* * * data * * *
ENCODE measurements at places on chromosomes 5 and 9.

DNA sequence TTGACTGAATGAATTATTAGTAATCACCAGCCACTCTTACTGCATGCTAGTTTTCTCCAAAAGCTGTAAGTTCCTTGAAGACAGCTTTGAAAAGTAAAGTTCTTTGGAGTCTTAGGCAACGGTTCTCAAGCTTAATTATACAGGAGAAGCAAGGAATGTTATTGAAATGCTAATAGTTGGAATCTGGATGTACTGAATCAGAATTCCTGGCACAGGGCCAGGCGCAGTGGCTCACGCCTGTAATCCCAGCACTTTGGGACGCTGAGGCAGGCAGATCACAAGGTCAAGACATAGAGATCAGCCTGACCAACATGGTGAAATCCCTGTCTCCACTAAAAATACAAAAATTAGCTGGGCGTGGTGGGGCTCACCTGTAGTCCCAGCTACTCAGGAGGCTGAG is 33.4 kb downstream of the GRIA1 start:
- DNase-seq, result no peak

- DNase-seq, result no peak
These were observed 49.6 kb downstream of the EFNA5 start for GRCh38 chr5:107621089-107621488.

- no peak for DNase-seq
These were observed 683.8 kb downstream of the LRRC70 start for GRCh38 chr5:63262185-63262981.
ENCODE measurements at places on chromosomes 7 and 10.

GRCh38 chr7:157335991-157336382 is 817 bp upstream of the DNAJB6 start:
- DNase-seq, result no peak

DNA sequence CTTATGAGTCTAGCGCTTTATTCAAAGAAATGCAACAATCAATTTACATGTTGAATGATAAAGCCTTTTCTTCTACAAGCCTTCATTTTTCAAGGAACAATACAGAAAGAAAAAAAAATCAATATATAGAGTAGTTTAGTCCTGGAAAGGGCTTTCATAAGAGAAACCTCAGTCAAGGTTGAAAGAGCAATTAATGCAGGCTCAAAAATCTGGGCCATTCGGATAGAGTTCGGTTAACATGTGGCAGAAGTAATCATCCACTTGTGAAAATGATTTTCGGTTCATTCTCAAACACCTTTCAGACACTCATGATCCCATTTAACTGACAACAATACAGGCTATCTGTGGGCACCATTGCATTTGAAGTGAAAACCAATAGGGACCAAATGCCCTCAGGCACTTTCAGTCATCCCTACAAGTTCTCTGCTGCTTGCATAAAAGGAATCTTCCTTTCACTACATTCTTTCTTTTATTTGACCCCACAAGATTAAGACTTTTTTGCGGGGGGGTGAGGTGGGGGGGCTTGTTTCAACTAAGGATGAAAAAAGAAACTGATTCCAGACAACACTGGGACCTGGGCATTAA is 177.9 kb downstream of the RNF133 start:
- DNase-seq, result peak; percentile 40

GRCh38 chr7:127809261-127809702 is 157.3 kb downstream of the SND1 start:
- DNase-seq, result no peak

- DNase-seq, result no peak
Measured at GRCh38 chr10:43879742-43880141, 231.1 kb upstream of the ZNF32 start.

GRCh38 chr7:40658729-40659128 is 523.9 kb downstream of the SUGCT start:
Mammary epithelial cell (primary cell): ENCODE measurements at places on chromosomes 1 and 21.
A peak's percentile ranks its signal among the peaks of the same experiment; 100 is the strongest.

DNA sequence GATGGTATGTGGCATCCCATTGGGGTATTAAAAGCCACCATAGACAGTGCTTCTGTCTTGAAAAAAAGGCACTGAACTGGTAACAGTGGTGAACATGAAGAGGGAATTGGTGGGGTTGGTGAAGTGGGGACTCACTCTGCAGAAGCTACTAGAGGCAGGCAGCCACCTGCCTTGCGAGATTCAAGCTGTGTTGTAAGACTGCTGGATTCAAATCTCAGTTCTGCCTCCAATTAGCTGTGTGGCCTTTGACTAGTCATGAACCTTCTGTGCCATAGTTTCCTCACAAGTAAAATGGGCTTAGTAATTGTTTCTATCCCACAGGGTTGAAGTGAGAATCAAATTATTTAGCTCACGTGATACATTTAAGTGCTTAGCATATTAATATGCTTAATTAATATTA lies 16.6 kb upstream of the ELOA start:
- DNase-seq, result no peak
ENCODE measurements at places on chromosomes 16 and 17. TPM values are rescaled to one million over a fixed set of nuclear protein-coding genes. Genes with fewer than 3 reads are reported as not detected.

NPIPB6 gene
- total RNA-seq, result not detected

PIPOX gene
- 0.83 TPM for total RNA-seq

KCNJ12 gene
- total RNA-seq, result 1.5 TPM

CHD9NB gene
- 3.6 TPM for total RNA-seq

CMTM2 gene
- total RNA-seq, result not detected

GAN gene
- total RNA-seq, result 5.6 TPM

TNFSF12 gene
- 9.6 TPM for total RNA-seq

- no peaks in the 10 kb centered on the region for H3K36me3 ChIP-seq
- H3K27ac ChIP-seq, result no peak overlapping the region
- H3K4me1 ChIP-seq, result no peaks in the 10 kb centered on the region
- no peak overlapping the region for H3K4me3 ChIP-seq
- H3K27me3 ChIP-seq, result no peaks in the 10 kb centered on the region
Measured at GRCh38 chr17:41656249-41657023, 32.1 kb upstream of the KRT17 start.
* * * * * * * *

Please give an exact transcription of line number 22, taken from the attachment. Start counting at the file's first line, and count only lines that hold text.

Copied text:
ENCODE measurements at places on chromosomes 16 and 17. TPM values are rescaled to one million over a fixed set of nuclear protein-coding genes. Genes with fewer than 3 reads are reported as not detected.